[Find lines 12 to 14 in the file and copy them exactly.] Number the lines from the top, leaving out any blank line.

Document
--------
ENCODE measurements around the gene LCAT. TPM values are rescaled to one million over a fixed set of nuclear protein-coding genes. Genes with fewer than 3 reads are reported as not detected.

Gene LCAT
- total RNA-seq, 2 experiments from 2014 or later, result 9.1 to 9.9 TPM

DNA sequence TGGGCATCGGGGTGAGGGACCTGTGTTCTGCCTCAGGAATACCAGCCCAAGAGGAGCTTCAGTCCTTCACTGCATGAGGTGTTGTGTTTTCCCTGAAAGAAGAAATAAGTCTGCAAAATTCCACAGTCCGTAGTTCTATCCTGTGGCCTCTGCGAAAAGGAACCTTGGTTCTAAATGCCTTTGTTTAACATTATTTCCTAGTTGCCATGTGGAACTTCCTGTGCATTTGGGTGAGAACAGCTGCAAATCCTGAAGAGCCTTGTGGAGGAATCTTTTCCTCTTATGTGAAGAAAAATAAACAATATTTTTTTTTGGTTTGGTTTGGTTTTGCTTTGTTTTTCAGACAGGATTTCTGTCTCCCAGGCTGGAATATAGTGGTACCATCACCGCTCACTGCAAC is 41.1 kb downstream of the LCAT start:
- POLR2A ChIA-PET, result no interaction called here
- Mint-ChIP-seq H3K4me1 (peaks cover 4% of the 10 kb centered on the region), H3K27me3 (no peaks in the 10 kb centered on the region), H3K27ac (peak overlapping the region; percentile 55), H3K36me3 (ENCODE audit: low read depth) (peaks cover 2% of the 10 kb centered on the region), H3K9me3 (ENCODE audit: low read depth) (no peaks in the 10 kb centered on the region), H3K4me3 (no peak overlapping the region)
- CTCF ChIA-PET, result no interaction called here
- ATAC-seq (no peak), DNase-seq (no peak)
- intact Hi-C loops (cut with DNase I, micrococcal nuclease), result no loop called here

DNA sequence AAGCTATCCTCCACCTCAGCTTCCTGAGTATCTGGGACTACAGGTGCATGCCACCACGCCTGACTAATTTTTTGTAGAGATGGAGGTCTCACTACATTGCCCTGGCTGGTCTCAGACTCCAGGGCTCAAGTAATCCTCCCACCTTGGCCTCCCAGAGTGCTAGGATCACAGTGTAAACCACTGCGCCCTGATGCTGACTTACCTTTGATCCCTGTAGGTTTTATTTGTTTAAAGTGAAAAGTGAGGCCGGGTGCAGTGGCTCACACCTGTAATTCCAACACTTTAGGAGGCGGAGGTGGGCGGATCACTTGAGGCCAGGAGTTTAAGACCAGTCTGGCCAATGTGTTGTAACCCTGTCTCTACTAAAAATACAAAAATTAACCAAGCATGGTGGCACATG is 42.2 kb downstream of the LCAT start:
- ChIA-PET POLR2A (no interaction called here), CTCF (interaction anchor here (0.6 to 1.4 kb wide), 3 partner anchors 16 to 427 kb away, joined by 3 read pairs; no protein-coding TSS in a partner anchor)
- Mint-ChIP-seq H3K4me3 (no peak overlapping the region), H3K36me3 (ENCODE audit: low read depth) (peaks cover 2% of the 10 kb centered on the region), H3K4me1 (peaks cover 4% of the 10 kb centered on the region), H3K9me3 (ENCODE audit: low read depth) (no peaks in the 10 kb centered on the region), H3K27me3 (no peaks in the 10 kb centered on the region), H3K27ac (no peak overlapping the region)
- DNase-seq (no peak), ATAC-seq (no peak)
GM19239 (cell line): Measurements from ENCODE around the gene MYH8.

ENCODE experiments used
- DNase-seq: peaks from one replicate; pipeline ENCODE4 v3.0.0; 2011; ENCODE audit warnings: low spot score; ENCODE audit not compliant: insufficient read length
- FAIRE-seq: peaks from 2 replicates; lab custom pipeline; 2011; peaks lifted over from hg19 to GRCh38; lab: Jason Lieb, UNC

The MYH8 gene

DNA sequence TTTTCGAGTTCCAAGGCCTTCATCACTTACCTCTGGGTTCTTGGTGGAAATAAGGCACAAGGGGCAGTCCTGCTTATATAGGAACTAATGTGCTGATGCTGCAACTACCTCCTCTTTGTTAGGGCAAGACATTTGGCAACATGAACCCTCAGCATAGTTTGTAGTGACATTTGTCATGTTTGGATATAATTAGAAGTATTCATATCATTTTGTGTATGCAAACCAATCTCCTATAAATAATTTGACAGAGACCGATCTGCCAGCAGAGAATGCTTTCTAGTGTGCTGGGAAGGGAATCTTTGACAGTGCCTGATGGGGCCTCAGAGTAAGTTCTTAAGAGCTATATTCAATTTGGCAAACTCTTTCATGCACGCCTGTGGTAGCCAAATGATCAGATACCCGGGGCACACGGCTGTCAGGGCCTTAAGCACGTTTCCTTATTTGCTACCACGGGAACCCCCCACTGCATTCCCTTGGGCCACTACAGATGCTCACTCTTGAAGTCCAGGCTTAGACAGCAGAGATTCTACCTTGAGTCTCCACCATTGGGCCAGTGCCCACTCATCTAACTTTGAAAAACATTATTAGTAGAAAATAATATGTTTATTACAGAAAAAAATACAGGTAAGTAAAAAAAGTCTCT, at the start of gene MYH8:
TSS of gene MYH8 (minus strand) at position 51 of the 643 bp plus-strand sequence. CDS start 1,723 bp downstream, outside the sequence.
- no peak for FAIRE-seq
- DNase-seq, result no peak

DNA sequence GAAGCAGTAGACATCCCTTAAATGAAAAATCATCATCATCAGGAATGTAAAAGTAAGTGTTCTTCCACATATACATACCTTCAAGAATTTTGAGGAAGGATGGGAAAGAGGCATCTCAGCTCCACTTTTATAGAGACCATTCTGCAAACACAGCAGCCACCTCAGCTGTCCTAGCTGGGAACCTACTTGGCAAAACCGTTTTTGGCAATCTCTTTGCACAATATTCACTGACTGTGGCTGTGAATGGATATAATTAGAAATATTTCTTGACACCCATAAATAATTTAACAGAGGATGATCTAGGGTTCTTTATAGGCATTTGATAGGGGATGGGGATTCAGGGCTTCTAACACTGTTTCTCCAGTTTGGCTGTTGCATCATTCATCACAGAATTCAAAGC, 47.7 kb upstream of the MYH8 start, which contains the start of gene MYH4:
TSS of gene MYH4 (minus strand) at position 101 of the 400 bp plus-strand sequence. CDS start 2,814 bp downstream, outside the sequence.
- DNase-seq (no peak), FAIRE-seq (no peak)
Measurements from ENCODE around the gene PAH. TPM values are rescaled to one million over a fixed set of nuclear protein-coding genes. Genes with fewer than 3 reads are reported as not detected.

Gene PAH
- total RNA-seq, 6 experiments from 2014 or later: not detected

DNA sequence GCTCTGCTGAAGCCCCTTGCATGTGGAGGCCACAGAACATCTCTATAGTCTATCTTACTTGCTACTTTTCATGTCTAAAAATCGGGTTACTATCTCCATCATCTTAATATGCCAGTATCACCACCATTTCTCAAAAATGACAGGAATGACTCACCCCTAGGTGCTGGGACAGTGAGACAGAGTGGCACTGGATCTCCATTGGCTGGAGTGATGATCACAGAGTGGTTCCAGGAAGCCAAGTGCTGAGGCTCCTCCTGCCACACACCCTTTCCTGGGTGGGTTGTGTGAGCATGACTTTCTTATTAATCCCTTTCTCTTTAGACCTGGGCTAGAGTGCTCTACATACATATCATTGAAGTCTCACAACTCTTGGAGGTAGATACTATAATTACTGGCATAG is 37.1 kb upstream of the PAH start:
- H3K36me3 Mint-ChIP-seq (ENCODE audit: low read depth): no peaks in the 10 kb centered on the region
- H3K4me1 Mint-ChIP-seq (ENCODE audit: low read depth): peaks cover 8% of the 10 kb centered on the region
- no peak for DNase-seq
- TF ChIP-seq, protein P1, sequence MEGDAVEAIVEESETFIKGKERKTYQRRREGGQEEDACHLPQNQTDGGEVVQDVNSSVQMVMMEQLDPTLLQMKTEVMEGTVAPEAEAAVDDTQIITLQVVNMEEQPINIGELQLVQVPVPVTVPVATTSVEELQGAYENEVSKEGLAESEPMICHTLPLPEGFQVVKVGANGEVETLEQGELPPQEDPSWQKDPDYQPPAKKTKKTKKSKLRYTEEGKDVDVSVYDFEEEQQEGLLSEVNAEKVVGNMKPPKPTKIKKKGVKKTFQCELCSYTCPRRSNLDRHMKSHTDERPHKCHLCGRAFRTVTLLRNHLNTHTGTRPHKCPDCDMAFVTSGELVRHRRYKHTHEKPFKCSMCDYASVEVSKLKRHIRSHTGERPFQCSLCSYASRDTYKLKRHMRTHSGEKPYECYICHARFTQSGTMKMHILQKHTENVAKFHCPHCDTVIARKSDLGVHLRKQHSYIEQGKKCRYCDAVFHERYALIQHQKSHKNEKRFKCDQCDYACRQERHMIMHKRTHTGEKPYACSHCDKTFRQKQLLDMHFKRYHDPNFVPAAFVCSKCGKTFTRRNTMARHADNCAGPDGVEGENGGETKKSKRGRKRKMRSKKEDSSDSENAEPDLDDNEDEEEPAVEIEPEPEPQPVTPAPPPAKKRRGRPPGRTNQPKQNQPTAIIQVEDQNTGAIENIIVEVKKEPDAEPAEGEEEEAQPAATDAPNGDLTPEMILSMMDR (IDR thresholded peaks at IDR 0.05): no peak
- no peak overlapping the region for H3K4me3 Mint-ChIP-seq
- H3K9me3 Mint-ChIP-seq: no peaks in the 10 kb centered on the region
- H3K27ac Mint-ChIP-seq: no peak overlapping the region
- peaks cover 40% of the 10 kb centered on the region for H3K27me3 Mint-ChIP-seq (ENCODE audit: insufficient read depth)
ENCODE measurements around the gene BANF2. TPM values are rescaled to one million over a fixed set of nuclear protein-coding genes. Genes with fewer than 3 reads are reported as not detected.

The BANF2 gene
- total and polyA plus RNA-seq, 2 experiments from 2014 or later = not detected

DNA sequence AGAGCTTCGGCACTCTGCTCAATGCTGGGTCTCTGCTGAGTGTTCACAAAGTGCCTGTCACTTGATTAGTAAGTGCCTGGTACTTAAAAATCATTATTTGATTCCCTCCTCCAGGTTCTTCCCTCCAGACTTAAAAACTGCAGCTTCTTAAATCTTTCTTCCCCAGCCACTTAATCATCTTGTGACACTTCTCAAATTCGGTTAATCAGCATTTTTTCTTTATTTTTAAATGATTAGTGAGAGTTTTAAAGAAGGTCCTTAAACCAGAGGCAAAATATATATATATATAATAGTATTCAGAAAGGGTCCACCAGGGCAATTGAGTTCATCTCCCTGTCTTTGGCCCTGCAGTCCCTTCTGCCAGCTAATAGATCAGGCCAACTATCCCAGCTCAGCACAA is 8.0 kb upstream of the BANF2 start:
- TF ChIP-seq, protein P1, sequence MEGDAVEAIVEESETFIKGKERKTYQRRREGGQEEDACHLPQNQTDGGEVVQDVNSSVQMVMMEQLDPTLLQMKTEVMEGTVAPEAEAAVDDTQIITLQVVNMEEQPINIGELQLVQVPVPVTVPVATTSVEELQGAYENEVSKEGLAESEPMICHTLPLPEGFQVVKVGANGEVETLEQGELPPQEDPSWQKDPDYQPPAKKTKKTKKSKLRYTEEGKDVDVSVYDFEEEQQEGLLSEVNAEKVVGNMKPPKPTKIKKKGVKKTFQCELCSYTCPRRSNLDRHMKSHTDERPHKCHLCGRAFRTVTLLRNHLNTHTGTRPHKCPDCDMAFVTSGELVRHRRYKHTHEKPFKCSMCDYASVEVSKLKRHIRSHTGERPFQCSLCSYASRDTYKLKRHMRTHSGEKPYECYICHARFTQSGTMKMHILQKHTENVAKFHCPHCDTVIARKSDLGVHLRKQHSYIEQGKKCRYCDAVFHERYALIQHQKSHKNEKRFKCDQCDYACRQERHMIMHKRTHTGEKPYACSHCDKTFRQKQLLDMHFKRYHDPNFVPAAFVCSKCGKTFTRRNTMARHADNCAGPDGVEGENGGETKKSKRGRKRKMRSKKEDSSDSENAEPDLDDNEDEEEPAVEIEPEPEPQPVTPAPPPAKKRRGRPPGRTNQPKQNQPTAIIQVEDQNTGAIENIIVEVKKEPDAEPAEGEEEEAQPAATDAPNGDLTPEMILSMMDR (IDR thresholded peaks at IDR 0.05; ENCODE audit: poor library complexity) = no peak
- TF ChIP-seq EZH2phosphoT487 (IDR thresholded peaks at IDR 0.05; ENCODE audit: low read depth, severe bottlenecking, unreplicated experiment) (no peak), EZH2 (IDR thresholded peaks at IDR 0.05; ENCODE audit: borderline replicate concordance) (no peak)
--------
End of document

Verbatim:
- Mint-ChIP-seq H3K4me3 (no peak overlapping the region), H3K36me3 (ENCODE audit: low read depth) (peaks cover 2% of the 10 kb centered on the region), H3K4me1 (peaks cover 4% of the 10 kb centered on the region), H3K9me3 (ENCODE audit: low read depth) (no peaks in the 10 kb centered on the region), H3K27me3 (no peaks in the 10 kb centered on the region), H3K27ac (no peak overlapping the region)
- DNase-seq (no peak), ATAC-seq (no peak)
GM19239 (cell line): Measurements from ENCODE around the gene MYH8.